Italian Elisa Zorzi showcased the Barbadian landscape through her eyes last Saturday night during her exhibition titled Solo.
This marked Zorzi’s second art show since she took up residence in Barbados in 2015 to work full time as the finance and contract manager for the European Union (EU). Although she is a lawyer, a notary legal expert to be exact, Zorzi’s abstract art allows her to delve into her emotions and the creativity in her veins to combust onto the canvas.
During her travels across the globe, whether it be Brussels, Mumbai, Hong Kong or Belgium, Zorzi has always emptied her home and transformed it into a gallery for others and be intoxicated by the beauty of her work.
Solo displayed 21 pieces of work that she painstakingly worked on throughout the year. Family, friends and invited guests saw her talent that has been fuelled by dedication, discipline and practice. Unlike her 2017 show entitled White and Black, she highlighted the culture and ambiance of Barbados with splashes of colour and also included materials found on the island such as palm trees.
“In the abstract there is something from the island and inspiration is from the island… I try to paint the emotion, the colours and I translate with my characteristics and my skills,” Zorzi told Bajan Vibes.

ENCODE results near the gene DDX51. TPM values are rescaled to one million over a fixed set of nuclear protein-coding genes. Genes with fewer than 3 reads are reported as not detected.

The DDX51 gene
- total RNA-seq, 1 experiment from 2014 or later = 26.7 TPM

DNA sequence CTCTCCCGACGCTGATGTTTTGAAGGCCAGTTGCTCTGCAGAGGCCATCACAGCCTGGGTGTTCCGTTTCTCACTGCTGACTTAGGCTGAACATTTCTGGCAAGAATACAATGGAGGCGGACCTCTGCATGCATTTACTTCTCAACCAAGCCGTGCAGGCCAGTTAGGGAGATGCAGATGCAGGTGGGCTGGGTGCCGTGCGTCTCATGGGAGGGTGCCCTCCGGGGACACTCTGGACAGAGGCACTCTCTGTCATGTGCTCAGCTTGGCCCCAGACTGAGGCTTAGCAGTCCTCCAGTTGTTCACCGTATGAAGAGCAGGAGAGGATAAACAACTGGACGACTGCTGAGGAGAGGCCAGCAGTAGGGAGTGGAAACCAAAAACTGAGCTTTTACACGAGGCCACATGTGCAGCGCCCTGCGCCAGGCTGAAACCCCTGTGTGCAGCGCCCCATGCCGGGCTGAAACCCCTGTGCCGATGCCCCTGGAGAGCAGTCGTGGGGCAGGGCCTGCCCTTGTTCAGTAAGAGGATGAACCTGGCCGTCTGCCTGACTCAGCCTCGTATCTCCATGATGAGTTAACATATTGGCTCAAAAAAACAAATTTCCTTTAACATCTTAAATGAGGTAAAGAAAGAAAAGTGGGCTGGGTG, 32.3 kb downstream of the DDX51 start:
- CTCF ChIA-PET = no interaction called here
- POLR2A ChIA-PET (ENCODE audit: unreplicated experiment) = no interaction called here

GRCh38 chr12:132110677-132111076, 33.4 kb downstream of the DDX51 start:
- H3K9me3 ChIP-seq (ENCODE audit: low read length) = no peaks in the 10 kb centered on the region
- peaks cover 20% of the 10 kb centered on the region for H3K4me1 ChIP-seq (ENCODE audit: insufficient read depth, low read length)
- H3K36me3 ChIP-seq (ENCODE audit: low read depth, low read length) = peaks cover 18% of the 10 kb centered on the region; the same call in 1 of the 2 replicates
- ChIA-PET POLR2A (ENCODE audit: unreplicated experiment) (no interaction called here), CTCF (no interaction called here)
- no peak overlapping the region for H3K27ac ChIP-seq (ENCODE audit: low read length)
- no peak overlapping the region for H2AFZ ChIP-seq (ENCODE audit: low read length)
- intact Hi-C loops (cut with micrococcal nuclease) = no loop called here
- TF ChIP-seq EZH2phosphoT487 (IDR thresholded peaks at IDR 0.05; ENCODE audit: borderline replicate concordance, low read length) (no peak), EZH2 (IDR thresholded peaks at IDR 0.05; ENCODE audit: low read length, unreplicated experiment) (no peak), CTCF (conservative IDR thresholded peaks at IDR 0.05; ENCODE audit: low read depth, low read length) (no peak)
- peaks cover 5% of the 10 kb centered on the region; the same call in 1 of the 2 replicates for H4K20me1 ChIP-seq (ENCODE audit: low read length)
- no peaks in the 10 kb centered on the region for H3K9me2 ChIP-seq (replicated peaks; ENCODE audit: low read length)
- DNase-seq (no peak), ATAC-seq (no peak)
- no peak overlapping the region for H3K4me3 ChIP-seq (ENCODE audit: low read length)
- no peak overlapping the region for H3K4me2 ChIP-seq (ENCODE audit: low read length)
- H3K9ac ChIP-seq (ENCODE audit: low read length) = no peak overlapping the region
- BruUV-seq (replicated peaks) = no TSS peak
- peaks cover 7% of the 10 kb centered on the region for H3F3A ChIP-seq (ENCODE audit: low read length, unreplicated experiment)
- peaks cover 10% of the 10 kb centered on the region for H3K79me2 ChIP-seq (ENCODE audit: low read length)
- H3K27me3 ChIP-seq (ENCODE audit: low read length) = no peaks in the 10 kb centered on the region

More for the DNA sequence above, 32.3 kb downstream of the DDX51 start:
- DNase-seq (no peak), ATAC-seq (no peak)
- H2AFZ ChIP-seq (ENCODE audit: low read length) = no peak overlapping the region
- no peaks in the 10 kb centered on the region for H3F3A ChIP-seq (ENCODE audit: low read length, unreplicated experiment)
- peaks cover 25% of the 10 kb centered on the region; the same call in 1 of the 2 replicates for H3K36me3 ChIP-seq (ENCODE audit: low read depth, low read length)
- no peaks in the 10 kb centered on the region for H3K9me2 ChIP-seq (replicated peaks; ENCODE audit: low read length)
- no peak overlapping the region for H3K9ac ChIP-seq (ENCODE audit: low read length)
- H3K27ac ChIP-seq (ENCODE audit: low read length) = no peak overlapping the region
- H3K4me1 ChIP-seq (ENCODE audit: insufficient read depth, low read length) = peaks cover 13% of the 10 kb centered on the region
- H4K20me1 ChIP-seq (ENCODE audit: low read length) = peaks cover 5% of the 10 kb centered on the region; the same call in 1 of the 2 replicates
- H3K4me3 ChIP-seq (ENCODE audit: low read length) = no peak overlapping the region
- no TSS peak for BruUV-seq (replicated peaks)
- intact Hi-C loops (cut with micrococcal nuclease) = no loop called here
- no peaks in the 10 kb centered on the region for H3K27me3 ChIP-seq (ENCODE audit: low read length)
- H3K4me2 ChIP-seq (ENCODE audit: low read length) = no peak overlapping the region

Her infatuation with art started when she was a child. Her teachers noticed that she was talented, and she participated in and won a number of competitions. With no formal education except teachings from her friend Vanessa Marchand, the gallerist of AVWORKS-AVARTS, Zorzi developed as an abstract artist. Her first exhibit in France was last minute. She was a newly minted artist but her friend Marchand requested that she complete seven paintings. She sold six paintings that day.
After the success of the exhibit, Zorzi felt that she found her true calling, to be an artist, but Marchand encouraged her to paint as a hobby.
“She said you are to do your work and when you have free time to paint, practice,” Zorzi explained, adding that painting has allowed her to express her thoughts and creativity.
The 46-year-old went on to share that she was surprised at the abundance of artistic talent in Barbados. However, she felt that more needed to explore abstract art.
“The art is really developed and you have a lot of artists. I was astonished that in this little island there are so many artists, they want to produce and they are trained in art [but] there are not a lot of artists in abstract,” she commented. (KK)